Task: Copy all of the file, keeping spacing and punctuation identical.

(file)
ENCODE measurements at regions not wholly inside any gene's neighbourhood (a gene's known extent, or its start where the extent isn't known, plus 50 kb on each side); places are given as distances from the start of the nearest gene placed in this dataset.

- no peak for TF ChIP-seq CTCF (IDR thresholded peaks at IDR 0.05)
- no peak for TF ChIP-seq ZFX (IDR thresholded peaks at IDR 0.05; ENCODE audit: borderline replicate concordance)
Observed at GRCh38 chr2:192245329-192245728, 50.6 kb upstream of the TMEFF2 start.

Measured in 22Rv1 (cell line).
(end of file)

ENCODE measurements at regions not wholly inside any gene's neighbourhood (a gene's known extent, or its start where the extent isn't known, plus 50 kb on each side); places are given as distances from the start of the nearest gene placed in this dataset.

- no peak for TF ChIP-seq CTCF (IDR thresholded peaks at IDR 0.05)
- no peak for TF ChIP-seq ZFX (IDR thresholded peaks at IDR 0.05; ENCODE audit: borderline replicate concordance)
Observed at GRCh38 chr2:192245329-192245728, 50.6 kb upstream of the TMEFF2 start.

Measured in 22Rv1 (cell line).